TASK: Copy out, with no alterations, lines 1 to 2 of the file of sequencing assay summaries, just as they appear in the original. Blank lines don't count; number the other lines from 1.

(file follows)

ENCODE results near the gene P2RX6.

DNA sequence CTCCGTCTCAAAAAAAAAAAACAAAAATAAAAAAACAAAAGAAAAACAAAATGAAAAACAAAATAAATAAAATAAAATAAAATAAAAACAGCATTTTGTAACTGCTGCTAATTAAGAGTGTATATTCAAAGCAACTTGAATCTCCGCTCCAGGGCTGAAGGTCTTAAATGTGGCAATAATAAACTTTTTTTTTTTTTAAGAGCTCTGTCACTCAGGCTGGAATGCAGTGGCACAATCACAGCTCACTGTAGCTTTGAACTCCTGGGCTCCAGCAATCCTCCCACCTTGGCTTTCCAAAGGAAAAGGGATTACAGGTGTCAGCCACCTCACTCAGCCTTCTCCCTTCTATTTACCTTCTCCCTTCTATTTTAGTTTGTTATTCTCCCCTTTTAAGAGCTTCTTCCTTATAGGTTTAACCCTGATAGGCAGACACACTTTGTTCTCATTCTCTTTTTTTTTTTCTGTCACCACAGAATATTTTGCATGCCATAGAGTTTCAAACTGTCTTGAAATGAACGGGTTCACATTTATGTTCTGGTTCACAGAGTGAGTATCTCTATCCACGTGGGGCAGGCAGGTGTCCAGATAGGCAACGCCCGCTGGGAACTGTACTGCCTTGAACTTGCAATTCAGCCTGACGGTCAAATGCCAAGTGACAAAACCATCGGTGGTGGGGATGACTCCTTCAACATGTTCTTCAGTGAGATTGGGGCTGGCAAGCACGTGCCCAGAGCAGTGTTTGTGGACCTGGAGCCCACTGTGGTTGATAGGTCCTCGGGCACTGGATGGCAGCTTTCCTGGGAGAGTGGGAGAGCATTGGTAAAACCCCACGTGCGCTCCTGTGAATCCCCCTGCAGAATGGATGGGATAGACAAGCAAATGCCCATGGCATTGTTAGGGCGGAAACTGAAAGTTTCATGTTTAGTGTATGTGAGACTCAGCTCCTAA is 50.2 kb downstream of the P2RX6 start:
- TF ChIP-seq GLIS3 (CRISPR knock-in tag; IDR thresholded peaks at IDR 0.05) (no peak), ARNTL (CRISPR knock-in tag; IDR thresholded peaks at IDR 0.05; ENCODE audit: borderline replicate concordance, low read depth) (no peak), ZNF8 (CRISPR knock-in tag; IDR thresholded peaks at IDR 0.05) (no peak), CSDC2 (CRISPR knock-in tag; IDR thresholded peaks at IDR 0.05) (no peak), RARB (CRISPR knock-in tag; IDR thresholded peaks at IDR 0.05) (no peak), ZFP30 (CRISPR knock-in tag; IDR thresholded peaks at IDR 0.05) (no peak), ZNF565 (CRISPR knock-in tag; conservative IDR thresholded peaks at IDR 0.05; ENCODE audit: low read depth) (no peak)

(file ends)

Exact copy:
ENCODE results near the gene P2RX6.

DNA sequence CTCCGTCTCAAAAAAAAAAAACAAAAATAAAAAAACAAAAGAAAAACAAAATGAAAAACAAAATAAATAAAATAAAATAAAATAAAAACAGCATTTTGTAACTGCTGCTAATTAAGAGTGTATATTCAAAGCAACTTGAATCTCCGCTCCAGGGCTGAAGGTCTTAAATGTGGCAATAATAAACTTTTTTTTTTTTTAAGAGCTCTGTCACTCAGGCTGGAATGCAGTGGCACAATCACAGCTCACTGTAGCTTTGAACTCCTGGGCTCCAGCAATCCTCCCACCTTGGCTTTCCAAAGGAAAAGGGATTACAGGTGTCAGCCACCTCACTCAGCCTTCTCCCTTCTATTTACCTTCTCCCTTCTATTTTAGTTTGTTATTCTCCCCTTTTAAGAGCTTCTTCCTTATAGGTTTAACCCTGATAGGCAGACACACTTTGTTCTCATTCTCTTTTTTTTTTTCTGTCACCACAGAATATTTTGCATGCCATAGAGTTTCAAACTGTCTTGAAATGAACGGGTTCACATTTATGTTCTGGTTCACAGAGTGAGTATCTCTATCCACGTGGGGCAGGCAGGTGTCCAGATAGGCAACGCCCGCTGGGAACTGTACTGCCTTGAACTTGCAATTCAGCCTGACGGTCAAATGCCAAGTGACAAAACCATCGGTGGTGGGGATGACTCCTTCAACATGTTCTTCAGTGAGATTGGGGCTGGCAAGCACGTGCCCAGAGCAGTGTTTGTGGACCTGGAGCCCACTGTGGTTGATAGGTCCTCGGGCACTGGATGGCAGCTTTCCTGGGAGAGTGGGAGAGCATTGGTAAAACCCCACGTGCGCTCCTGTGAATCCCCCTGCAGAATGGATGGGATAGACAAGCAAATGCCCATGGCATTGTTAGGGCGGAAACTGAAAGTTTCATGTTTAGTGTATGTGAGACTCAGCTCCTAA is 50.2 kb downstream of the P2RX6 start: